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Burglaries in your neighborhood: Share your stories and strategies

Burglaries in Minneapolis’ third precinct were up nearly 33 percent in 2010, though the city as a whole saw an increase of just under 2 percent. Still, that’s more than 4,500 burglaries.

CORBIS/Monalyn Gracia

I live in Minneapolis’ Standish neighborhood. I’m in the third precinct, where burglaries in 2010 were up nearly 33 percent in 2010 (this after a decline in 2009).

Our neighborhood E-Democracy.org listserv is buzzing with posts by furious and fearful homeowners. At a neighborhood meeting with precinct crime prevention specialists this week, residents told their stories of break-ins and attempted break-ins.

Conventional and unconventional security tips were shared. There was the man who installed a door that swings out, not in, making it very difficult for strong-footed burglar-types to kick their way in.  There was the woman who left her blinds up just enough to show dirty dishes and an open newspaper on a table — signs of life (and occupancy) for window peepers with burglaring ambitions.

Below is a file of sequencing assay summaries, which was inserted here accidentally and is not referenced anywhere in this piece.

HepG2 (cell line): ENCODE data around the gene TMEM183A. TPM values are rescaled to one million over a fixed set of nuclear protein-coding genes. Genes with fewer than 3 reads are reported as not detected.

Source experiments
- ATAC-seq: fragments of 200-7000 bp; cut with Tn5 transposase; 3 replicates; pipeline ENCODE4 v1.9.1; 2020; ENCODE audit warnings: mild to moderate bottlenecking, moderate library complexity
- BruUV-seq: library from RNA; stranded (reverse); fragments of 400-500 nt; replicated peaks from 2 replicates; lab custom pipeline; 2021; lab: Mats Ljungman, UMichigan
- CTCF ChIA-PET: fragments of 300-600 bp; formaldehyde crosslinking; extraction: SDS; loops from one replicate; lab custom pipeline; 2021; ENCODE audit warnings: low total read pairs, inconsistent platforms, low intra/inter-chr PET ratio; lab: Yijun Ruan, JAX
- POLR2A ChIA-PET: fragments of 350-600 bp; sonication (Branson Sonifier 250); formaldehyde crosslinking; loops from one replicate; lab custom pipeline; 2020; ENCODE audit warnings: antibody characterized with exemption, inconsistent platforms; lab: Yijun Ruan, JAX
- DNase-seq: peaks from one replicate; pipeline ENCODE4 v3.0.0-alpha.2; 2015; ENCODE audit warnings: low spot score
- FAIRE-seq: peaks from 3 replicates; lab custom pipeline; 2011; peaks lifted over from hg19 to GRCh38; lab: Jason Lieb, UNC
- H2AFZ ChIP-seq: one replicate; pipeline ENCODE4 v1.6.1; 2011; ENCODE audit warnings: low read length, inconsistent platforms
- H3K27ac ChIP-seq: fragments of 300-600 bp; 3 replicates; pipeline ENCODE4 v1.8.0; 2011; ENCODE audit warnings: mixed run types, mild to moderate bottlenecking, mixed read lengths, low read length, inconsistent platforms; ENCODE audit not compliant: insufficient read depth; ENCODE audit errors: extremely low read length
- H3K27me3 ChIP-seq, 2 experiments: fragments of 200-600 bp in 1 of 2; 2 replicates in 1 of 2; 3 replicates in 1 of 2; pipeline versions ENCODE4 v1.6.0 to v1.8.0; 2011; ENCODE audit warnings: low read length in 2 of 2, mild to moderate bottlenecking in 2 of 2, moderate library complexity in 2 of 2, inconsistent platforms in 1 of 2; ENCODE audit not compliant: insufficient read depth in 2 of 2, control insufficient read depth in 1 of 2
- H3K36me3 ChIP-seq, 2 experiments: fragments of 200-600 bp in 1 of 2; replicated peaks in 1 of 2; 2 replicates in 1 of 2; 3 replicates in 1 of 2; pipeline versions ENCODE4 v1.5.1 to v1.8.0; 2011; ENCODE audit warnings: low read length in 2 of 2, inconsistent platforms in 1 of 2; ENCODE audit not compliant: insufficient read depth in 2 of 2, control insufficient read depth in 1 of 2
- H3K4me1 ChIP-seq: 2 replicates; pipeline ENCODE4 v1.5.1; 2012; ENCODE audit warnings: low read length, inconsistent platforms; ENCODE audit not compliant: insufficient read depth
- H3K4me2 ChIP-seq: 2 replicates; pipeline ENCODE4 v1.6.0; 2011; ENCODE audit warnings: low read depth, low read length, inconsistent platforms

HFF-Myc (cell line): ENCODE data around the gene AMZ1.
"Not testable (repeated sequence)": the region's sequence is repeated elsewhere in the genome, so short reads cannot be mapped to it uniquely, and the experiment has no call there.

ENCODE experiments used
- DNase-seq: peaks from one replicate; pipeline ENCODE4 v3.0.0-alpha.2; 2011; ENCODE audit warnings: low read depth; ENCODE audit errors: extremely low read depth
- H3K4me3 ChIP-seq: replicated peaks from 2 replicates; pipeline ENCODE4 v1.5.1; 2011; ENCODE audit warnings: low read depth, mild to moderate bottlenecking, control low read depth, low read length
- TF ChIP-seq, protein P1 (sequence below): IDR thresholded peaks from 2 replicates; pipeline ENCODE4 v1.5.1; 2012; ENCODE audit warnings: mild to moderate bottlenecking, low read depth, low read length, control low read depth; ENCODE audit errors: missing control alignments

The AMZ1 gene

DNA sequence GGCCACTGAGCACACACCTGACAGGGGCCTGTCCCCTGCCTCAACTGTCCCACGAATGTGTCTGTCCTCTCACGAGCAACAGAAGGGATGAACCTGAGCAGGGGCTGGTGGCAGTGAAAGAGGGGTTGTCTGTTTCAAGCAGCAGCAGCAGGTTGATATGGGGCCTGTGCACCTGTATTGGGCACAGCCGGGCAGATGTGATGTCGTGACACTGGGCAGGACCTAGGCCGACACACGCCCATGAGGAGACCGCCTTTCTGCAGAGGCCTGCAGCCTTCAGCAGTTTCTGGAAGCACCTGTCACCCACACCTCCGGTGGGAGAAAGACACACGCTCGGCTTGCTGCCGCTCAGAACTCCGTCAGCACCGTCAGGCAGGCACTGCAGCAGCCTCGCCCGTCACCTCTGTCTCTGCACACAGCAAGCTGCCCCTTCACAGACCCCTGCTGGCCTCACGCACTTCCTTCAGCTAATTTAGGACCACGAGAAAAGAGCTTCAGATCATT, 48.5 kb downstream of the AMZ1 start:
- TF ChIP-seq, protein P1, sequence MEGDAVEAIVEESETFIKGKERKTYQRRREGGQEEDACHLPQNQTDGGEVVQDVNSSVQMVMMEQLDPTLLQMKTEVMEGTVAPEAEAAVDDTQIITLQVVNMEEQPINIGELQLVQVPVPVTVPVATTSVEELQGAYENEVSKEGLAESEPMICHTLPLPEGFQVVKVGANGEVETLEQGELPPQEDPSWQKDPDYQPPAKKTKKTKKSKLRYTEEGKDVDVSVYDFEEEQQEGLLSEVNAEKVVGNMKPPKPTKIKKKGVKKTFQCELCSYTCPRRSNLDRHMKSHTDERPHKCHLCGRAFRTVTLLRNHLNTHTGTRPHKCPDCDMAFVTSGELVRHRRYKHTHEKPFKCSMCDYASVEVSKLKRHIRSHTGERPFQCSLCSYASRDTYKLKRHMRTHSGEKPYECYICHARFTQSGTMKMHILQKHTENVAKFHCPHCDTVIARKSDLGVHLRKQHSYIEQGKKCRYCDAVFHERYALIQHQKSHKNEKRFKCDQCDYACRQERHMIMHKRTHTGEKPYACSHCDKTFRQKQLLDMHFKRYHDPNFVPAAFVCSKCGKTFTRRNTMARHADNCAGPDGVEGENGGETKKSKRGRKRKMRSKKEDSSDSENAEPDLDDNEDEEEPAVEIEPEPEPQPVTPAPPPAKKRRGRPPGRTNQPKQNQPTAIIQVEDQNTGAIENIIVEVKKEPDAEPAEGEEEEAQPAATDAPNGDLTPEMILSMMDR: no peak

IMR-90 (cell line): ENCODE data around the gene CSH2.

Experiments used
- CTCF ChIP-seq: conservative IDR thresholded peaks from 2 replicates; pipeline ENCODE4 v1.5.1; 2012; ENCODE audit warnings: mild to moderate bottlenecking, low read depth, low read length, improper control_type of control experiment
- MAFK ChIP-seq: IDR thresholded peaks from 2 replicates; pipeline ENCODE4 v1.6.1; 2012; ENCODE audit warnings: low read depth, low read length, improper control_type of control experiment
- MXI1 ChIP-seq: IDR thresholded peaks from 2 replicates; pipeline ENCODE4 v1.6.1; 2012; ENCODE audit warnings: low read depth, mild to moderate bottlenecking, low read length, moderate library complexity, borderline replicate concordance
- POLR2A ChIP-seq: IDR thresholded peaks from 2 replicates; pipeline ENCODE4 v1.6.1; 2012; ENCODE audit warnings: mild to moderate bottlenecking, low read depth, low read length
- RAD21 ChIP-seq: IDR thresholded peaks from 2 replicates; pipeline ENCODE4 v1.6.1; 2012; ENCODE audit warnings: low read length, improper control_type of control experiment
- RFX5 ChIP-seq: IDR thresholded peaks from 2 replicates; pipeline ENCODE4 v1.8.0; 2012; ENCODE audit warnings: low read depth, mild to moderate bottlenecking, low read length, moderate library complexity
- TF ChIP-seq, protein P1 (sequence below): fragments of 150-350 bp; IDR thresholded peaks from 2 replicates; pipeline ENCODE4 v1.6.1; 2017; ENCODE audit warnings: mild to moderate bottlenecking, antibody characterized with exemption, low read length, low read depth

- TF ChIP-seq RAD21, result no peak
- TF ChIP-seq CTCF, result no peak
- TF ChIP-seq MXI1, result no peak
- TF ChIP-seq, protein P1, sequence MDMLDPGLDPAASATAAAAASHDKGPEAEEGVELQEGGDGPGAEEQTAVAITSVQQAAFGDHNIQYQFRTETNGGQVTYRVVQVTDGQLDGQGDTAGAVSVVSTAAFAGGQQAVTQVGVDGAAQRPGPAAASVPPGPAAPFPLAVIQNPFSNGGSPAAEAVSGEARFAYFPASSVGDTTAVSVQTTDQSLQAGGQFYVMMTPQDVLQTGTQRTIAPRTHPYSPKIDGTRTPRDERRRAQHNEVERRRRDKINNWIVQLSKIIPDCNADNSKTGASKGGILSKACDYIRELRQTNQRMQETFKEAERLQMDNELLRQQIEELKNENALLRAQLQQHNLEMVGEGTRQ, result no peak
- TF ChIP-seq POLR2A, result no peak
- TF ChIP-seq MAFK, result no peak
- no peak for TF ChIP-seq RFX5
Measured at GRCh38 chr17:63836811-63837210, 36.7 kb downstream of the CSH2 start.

Others told of failed strategies: dog toys in the backyard and alarm systems so complicated to use that the victim stopped using them altogether.

Then there was the big picture discussion: How do we protect our neighborhoods without becoming a community of narrowed eyes peeking through curtains and reporting every unfamiliar face to the police?

Maybe your community hasn’t seen an increase in burglaries like mine has. Citywide Minneapolis was up by just under 2 percent. Still, there were more than 4,500 burglaries in the city in 2010.

Do you have a story or a strategy to share? If you experienced a recent break-in, what surprised you most? What did you lose? How was your experience with the police? Was there a suspect? An arrest? A charge?

If you’re in law enforcement, I want to hear from you too. What mistakes are homeowners making? What mistakes are burglars making? What community responses have been most effective?

It doesn’t matter what part of the state you’re in, but let me know where you live when you chime in. Don’t be a stranger.